Posted: November 29th, 2011 | Author: Lee White | Filed under: Lee White Photography | No Comments »
I’m getting rid of extra gear this Saturday Dec. 3 form 10 AM to 3 PM. 14005 Sylvan Street, Van Nuys, CA 91401.
Cameras – Sinar P 4×5 Professional kit (will not separate), 8X10 and 4X5 lenses
(2) Camera body 500C/m $350 ea.
(3) A12 Camera back $175 ea
Hasselblad PLANAR Black T* 80mm f/2.8 Lens $525
Hasselblad PLANAR silver 80mm f/2.8 Lens $425
Hasselblad 150mm f/4 Sonnar Chrome $450
HASSELBLAD 40MM C F/4 DISTAGON LENS $850
Hasselblad Bellows Pro Lens Shade With 2 Masks
NC-2 NON-METERING PRISM FINDER/500C/M $75
KOMURA TELEMORE95 2X TELECONVERTER FOR HASSELBLAD $75
Hasselblad 100 Polaroid Back for 500CM $55
Hasselblad rapid winding handle for 500c/m. $35
Hasselblad 500 C/M Back Body Cap $40
Manfrotto 501HDV Pro Video Head
Calumet Medium soft box
Red wing medium soft box
Chimera large Strip softbox 21X84
Chimera medium Strip softbox 14X56
Photoflex Halfdome Xlarge
Calumet 3-D reflector Large
Photoflex 3X6 frame and fabric
Studio – Equipment – Mono camera stand internal conterweight, umbrellas, softboxes, Balcar strobe pack, darkroom equipment and more.
Photo backgrounds – Painted scenes and abstract, assorted seamless, flats, strong boys, etc.
Props – wardrobe, furniture, shoes etc.
Posted: November 28th, 2011 | Author: Lee White | Filed under: Education, Lee White Photography, Lighting | Tags: California advertising photographer, editorial photographer, location photographer, video production | No Comments »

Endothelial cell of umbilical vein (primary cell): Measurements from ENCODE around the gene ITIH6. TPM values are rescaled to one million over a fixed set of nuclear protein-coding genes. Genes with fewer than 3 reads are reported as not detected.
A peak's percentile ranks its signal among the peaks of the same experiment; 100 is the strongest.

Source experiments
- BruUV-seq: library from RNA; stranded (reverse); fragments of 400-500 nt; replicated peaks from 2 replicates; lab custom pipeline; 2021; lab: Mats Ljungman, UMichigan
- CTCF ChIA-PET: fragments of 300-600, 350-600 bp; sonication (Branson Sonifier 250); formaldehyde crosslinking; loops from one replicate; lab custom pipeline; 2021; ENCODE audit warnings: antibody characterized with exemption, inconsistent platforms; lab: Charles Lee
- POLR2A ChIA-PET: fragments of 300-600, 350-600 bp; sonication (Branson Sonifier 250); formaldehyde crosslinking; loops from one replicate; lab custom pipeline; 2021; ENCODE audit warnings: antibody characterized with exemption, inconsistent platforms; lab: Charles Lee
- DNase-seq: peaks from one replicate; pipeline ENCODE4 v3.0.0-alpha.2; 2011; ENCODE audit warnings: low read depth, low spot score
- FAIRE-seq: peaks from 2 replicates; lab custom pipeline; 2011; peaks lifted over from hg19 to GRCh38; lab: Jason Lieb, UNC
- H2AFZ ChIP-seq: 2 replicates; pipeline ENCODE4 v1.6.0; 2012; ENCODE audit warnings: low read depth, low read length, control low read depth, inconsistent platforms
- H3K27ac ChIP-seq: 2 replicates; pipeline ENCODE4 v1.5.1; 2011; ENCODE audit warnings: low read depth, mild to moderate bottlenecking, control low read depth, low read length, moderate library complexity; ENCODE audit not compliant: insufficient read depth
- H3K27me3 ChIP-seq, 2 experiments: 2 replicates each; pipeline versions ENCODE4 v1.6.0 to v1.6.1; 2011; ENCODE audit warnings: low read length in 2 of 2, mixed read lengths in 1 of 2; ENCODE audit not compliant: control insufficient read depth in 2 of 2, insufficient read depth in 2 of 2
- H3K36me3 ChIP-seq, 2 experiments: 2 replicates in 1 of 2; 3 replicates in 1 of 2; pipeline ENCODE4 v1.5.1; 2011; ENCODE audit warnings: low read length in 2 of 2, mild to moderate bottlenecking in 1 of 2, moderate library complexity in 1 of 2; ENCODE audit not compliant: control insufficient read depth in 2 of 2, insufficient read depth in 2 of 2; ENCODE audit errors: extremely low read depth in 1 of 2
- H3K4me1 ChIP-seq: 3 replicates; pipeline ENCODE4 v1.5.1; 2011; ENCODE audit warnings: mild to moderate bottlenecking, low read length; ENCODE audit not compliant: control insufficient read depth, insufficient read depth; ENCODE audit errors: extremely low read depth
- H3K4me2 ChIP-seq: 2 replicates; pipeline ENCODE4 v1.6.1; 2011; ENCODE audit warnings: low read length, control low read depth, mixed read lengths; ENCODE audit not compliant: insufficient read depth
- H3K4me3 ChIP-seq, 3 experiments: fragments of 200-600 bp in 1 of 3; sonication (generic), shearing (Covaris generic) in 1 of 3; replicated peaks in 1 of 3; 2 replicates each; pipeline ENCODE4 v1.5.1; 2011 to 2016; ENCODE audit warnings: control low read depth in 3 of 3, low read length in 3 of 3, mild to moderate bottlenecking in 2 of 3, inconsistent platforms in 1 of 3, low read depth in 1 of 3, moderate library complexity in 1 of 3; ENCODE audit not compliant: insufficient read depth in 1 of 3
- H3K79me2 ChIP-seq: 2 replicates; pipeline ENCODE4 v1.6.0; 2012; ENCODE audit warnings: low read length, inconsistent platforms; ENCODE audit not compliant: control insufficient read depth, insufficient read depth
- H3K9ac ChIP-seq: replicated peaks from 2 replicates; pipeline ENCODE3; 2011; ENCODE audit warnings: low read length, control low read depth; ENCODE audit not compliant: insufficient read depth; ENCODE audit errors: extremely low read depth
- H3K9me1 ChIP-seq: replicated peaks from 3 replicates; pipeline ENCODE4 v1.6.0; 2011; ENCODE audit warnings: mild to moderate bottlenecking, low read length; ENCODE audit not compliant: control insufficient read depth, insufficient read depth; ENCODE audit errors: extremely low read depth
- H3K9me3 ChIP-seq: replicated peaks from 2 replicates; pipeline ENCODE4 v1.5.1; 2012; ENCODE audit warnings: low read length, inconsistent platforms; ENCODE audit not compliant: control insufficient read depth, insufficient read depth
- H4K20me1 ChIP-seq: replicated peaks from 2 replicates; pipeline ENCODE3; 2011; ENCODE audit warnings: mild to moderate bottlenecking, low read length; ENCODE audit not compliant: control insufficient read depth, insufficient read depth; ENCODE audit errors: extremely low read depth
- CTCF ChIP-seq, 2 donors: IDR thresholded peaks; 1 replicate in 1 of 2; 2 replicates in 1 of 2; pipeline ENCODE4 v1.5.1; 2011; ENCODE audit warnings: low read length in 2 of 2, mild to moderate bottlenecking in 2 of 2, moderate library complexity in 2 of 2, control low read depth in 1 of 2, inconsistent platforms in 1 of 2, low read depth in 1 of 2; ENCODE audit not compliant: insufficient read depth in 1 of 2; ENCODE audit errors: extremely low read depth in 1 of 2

As an editorial photographer based in Los Angeles, California my assignments have given me an opportunity to shoot all over the world. I have shot photographs and video in Europe, Africa, Asia, South America and above the arctic circle (I know it’s not a continent by it’s still very cool).
Any type of travel bring with it certain difficulties and far off lands bring the add problems of different electrical issues. There are different plugs, voltages and cycling. I have a fist full of plug adapters. I shoot my still photography with Balcar multi voltage strobes. And take special care when setting my shutter speed shooting video.
In the US, it is usually fine to shoot video under fluorescent lights with shutter speeds at 1/48 to 1/60 of a second to prevent flicker and that holds true for any 60 Hz country. In european countries and other places in the world that use 50 Hz AC power shooting video at 1/100 of a second usually solves the problem of fluorescent flicker.
Posted: November 20th, 2011 | Author: Lee White | Filed under: Education, Workflow | Tags: california photographers, Los Angeles advertising photographer, photography educator | No Comments »
As a commercial photographer in Los Angeles, CA, most of my photographic subjects are already predetermined as part of the assignment. So it is a joy to photograph on my own. I try and keep a camera with me as much a reasonable. I get to practice developing my photographic eye. Watching the play of light. Finding compositions in the jumble of shapes around me.